Subject: netbsd and the 8254 timer (i386) was: Re: IDT Winchip C6 - broken TSC, slow system clock
To: None <firstname.lastname@example.org>
From: Clint Wunderlich <email@example.com>
Date: 06/25/2001 09:38:39
How or when does netbsd initialize (or RE-initialize) the 8254?
The behavior after the clock slows down is consistent with the 8254 being
set to a slower interrupt rate (higher divisor); the time is slow, and beeps
through the PC speaker are long.
Can mp3 players (amp, mpg123) or sound card drivers (soundblaster) make a
call through the kernel to change the 8254 speed, or could they do it
directly? (and why would they?)
Is there any way I can debug this, or catch who sends commands to the 8254,
which looks to be at address 0x97?
----- Original Message -----
From: "Jason R Thorpe" <firstname.lastname@example.org>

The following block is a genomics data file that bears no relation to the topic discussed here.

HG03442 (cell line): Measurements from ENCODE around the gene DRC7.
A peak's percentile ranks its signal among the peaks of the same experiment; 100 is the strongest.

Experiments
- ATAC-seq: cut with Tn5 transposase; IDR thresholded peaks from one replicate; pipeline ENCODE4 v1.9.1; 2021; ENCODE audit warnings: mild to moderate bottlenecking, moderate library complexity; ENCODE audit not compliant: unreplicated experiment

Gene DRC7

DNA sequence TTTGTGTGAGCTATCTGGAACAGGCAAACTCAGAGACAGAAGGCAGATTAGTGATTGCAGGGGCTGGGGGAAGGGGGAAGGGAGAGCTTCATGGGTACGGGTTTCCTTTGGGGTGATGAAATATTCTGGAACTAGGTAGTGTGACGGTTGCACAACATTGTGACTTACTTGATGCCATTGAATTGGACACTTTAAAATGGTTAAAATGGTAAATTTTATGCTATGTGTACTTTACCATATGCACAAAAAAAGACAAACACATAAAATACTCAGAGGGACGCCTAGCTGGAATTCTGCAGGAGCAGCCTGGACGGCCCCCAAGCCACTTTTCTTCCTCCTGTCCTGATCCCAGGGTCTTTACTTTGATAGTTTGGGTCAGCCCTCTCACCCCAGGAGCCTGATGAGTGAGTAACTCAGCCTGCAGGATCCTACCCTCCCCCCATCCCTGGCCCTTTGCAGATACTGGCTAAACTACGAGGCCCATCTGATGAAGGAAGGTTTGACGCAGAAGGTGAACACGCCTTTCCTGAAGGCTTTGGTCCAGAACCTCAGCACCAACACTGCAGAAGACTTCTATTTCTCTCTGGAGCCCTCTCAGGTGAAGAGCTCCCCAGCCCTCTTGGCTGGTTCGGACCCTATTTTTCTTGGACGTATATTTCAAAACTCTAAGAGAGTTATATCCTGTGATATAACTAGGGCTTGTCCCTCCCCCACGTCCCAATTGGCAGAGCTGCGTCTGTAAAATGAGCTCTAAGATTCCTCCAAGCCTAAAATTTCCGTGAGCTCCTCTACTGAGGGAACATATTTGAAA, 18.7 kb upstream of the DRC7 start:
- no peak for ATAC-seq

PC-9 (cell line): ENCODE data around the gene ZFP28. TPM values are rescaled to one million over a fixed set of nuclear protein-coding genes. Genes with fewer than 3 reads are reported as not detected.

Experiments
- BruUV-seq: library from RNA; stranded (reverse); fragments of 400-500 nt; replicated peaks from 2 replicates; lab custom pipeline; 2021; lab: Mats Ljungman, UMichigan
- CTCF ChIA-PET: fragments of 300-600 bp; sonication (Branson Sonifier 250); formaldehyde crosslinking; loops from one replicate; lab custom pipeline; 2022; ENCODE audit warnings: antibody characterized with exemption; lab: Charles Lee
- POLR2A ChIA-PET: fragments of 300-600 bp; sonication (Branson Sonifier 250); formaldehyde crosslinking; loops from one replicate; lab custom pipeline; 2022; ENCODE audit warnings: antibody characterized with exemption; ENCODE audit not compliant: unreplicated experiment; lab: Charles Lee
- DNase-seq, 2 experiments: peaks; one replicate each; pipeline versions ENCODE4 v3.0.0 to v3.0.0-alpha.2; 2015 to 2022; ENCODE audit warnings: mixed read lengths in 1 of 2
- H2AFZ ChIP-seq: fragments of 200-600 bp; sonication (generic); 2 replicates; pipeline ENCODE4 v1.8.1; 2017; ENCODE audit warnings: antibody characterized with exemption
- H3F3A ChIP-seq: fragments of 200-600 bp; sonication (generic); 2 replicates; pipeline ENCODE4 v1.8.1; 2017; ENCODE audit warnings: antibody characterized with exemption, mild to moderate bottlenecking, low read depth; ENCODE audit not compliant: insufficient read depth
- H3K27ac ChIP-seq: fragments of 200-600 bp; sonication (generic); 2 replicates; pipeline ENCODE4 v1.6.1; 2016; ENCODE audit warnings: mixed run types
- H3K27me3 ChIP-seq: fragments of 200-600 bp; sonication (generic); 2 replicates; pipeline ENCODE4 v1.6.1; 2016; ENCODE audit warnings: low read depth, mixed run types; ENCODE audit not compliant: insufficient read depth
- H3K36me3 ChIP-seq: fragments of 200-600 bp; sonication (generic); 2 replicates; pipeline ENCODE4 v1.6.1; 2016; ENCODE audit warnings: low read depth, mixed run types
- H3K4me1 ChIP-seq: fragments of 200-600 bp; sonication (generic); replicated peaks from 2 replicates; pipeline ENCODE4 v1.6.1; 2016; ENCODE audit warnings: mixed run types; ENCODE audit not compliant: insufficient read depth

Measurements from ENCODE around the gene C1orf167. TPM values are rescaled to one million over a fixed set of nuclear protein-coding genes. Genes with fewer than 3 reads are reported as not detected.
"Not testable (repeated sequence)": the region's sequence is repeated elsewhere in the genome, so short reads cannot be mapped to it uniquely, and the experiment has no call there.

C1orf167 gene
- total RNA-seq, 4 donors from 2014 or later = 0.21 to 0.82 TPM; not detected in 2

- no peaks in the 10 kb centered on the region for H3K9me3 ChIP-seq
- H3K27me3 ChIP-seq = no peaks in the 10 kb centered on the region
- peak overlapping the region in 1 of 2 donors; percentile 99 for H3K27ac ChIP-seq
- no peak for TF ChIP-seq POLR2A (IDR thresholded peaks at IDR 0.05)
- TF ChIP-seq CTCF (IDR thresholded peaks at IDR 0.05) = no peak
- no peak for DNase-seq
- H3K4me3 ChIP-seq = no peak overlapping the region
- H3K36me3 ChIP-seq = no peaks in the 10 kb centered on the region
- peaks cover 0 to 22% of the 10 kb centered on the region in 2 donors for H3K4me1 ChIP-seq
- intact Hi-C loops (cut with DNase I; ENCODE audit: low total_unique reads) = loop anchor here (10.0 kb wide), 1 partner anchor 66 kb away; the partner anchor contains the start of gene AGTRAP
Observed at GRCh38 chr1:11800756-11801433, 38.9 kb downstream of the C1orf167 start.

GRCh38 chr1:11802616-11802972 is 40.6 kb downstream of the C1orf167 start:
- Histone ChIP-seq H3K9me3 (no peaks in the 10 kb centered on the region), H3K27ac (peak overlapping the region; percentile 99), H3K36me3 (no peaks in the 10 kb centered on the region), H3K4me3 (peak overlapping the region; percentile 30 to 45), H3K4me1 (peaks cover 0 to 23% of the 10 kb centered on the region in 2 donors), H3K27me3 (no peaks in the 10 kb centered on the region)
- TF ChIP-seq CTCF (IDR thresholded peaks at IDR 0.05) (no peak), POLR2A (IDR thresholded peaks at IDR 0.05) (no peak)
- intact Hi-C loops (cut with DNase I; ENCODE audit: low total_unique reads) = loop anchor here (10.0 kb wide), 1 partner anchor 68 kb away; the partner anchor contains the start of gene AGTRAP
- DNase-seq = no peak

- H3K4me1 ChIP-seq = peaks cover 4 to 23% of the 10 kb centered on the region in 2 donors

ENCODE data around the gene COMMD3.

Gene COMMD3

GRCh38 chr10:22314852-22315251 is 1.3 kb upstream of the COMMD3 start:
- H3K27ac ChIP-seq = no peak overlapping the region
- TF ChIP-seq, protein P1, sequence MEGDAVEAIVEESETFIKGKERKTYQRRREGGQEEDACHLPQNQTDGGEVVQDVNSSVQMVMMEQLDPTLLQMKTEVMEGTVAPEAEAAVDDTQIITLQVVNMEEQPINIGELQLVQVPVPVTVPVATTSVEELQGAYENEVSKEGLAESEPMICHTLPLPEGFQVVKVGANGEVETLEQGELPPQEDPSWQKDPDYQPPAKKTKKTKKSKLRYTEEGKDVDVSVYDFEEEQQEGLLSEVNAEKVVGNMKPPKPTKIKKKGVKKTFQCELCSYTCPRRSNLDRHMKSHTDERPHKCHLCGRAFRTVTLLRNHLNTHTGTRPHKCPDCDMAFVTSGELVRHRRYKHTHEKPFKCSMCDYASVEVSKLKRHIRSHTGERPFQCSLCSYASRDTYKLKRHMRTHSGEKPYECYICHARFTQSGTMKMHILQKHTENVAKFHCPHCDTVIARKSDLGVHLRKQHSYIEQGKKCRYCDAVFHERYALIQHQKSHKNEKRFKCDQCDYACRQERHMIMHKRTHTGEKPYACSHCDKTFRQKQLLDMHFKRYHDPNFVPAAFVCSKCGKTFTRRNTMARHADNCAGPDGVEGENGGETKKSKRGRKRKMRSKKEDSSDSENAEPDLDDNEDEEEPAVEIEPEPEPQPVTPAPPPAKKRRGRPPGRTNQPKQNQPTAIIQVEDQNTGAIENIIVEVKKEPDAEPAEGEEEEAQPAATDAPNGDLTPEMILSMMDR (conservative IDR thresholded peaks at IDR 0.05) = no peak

To: "cpctc" <email@example.com>
Sent: Saturday, June 23, 2001 3:27 AM
Subject: Re: IDT Winchip C6 - broken TSC, slow system clock
> On Fri, Jun 22, 2001 at 10:07:57PM -0400, cpctc wrote:
> > I've searched for info on this; freebsd allows the following command:
> > sysctrl -w kern.timecounter.hardware=i8254
> > .. which should ignore the broken TSC register and use the i8254 chip
> > keeping time.
> > I haven't found a way to do this in netbsd, however the kernel already
> > the TSC feature is no good, so why am I having this problem?
> NetBSD doesn't use the TSC for keeping time, it only uses the 8254 timer.
> -- Jason R. Thorpe <firstname.lastname@example.org>